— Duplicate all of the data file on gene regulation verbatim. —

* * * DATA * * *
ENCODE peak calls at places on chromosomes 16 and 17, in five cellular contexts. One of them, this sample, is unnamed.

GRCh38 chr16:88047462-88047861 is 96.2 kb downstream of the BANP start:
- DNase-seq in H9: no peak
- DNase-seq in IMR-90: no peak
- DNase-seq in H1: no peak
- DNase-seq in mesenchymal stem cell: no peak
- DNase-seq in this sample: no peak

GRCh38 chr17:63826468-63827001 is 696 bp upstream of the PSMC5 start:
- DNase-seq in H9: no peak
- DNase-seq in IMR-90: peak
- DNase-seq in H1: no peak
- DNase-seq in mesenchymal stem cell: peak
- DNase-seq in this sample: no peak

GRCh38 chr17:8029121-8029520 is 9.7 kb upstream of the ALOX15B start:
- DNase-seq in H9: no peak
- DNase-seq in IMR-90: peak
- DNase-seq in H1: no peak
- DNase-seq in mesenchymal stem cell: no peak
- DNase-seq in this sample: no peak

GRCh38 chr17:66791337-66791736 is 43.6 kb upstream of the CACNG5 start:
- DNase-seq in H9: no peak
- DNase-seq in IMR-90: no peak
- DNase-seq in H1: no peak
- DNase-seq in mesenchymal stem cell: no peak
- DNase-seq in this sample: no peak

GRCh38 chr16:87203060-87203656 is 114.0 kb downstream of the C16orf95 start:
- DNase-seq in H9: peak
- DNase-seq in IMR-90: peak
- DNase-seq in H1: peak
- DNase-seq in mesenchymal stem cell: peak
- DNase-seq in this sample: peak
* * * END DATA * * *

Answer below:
ENCODE peak calls at places on chromosomes 16 and 17, in five cellular contexts. One of them, this sample, is unnamed.

GRCh38 chr16:88047462-88047861 is 96.2 kb downstream of the BANP start:
- DNase-seq in H9: no peak
- DNase-seq in IMR-90: no peak
- DNase-seq in H1: no peak
- DNase-seq in mesenchymal stem cell: no peak
- DNase-seq in this sample: no peak

GRCh38 chr17:63826468-63827001 is 696 bp upstream of the PSMC5 start:
- DNase-seq in H9: no peak
- DNase-seq in IMR-90: peak
- DNase-seq in H1: no peak
- DNase-seq in mesenchymal stem cell: peak
- DNase-seq in this sample: no peak

GRCh38 chr17:8029121-8029520 is 9.7 kb upstream of the ALOX15B start:
- DNase-seq in H9: no peak
- DNase-seq in IMR-90: peak
- DNase-seq in H1: no peak
- DNase-seq in mesenchymal stem cell: no peak
- DNase-seq in this sample: no peak

GRCh38 chr17:66791337-66791736 is 43.6 kb upstream of the CACNG5 start:
- DNase-seq in H9: no peak
- DNase-seq in IMR-90: no peak
- DNase-seq in H1: no peak
- DNase-seq in mesenchymal stem cell: no peak
- DNase-seq in this sample: no peak

GRCh38 chr16:87203060-87203656 is 114.0 kb downstream of the C16orf95 start:
- DNase-seq in H9: peak
- DNase-seq in IMR-90: peak
- DNase-seq in H1: peak
- DNase-seq in mesenchymal stem cell: peak
- DNase-seq in this sample: peak